“Ukrainian soil is being attacked from bases in Russia,” Macron said during a visit to Schloss Meseberg in Brandenburg, Germany. “So how do we explain to the Ukrainians that we’re going to have to protect these towns and basically everything we’re seeing around Kharkiv at the moment, if we tell them you are not allowed to hit the point from which the missiles are fired?”

“We think that we should allow them to neutralize the military sites from which the missiles are fired and, basically, the military sites from which Ukraine is attacked,” Macron continued.

Germany’s Scholz echoed Macron’s comments and said that Ukraine was allowed to defend itself as long as it respected the conditions given by the countries that supplied the weapons – including the United States – and international law.

The initial limits preventing Ukraine from firing into Russian territory with US weaponry were rooted in the Biden administration’s concerns about the war escalating. While those concerns remain, the US moved to change position after the Ukrainian government explicitly cited the need to defend Kharkiv, European allies began changing tack and NATO leadership quietly urged the US to allow such strikes.

Blinken visited Ukraine earlier this month and heard firsthand the Ukrainian request to go after targets inside Russia’s border. On that trip Blinken reiterated that the US would make sure to put Ukraine in a “position where it can deter and defend against future attacks.”

“The US is feeling the weight of the argument,” said one European diplomat earlier this week, expecting that a change in US policy might be coming.

In fact, the wheels were already in motion for Biden to amend the US policy when Blinken returned to Washington two weeks ago. According to US officials, the secretary of state signed on to a recommendation that had been made to Biden by national security adviser Jake Sullivan, Defense Secretary Lloyd Austin and Chairman of the Joint Chiefs of Staff C.Q. Brown in the days after Russia launched its offensive on May 10.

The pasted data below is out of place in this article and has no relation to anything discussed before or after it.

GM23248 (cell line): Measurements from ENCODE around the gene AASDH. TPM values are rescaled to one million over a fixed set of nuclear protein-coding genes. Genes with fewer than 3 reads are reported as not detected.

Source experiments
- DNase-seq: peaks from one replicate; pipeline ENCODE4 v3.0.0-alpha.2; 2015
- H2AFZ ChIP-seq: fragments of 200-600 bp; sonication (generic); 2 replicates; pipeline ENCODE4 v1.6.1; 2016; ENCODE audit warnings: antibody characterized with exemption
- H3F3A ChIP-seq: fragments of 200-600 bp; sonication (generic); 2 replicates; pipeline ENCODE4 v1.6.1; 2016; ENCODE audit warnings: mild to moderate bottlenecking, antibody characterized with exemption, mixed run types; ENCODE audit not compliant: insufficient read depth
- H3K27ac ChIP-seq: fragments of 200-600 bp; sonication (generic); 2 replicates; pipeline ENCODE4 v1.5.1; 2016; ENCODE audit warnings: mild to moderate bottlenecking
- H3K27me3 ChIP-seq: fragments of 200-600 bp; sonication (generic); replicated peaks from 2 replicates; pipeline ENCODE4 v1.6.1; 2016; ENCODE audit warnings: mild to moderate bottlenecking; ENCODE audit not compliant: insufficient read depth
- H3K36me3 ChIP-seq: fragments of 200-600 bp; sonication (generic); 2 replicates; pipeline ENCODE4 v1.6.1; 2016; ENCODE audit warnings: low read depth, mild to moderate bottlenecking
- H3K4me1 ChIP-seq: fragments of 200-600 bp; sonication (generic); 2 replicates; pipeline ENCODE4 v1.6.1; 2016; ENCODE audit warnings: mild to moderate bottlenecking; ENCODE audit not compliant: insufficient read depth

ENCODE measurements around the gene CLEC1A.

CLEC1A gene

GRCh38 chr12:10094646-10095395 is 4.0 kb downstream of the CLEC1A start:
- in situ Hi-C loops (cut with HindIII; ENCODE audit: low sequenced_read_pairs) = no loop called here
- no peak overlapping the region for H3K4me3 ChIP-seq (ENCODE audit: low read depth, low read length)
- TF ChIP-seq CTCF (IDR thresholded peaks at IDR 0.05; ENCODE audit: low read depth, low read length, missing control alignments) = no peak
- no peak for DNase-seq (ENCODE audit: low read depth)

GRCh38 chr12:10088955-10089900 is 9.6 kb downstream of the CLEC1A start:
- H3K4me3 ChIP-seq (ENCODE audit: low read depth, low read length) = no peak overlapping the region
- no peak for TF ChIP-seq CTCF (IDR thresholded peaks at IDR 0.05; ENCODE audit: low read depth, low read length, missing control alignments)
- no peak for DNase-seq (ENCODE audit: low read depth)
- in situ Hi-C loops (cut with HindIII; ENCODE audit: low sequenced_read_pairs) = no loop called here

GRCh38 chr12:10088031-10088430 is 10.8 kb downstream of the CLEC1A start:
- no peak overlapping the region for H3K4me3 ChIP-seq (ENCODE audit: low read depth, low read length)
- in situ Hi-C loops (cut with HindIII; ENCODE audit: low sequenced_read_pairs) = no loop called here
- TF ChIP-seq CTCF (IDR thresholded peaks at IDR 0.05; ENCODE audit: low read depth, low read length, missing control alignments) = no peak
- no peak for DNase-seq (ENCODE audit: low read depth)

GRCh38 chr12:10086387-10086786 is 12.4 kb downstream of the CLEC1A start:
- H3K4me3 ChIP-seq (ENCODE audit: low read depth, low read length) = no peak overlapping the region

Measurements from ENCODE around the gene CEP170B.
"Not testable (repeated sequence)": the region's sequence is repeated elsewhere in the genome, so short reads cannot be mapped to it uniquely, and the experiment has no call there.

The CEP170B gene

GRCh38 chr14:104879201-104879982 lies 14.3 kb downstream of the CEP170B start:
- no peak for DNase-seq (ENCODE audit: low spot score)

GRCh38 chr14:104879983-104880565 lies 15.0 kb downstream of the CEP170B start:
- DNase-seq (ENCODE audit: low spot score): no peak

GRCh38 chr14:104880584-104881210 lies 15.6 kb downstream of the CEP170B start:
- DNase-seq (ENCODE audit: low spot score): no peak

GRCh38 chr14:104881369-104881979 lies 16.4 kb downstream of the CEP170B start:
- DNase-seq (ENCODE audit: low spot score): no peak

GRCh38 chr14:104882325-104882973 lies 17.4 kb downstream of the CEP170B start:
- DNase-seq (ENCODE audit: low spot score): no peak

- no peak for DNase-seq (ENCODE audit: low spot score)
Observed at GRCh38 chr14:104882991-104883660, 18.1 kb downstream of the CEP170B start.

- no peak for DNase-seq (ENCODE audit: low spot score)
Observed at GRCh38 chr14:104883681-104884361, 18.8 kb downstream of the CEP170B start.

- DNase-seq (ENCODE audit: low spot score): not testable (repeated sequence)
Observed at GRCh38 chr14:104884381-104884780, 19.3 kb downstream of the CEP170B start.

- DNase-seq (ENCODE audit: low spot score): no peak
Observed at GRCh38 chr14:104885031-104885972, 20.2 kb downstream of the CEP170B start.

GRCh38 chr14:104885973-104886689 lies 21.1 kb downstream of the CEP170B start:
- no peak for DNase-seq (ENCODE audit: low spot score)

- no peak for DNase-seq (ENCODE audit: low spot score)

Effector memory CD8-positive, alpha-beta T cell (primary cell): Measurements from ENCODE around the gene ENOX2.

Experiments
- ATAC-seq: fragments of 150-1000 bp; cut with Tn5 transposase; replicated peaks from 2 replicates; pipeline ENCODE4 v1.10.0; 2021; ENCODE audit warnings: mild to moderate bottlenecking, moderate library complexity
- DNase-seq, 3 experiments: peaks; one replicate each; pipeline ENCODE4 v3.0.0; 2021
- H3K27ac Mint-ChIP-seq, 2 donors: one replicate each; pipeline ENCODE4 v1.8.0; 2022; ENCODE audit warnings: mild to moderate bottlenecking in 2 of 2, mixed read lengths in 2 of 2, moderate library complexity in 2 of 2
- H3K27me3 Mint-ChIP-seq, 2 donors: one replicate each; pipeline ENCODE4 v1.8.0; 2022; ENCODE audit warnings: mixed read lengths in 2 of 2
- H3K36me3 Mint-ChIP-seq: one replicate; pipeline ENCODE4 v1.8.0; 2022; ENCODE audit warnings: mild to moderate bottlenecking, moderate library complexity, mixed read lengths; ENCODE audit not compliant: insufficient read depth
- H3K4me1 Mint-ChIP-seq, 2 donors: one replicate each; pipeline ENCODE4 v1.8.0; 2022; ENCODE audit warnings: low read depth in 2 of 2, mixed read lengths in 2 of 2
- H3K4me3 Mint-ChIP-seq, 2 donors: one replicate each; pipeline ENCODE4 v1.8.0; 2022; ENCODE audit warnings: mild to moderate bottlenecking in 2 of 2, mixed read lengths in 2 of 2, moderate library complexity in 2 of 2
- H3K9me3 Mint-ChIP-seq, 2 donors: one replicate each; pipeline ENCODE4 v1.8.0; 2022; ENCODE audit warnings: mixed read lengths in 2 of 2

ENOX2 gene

On a May 13 secure video conference, the trio had heard appeals from their Ukrainian counterparts and determined that it made sense to lift the US restrictions so Ukrainian forces could hit the staging areas from which Russia was launching its attacks on Kharkiv. The head of US European Command, Gen. Christopher Cavoli, was brought into the conversation to help finalize the details.

But it would take until Thursday for the US decision to work its way through the system and go into effect.

NATO Secretary General Jens Stoltenberg was also quietly urging the US and other nations to give Ukraine the capabilities it needs to go after targets inside Russia, sources said.

Stoltenberg’s repeated efforts behind closed doors did not immediately result in a US policy change. But he made a point this week to publicly speak to the benefit – and perhaps necessity – of allowing Ukraine the defend itself without limits.

“To deny Ukraine the possibility of using these weapons against legitimate military targets on Russian territory makes it very hard for them to defend themselves,” Mr. Stoltenberg said last week.

This story has been updated with additional details.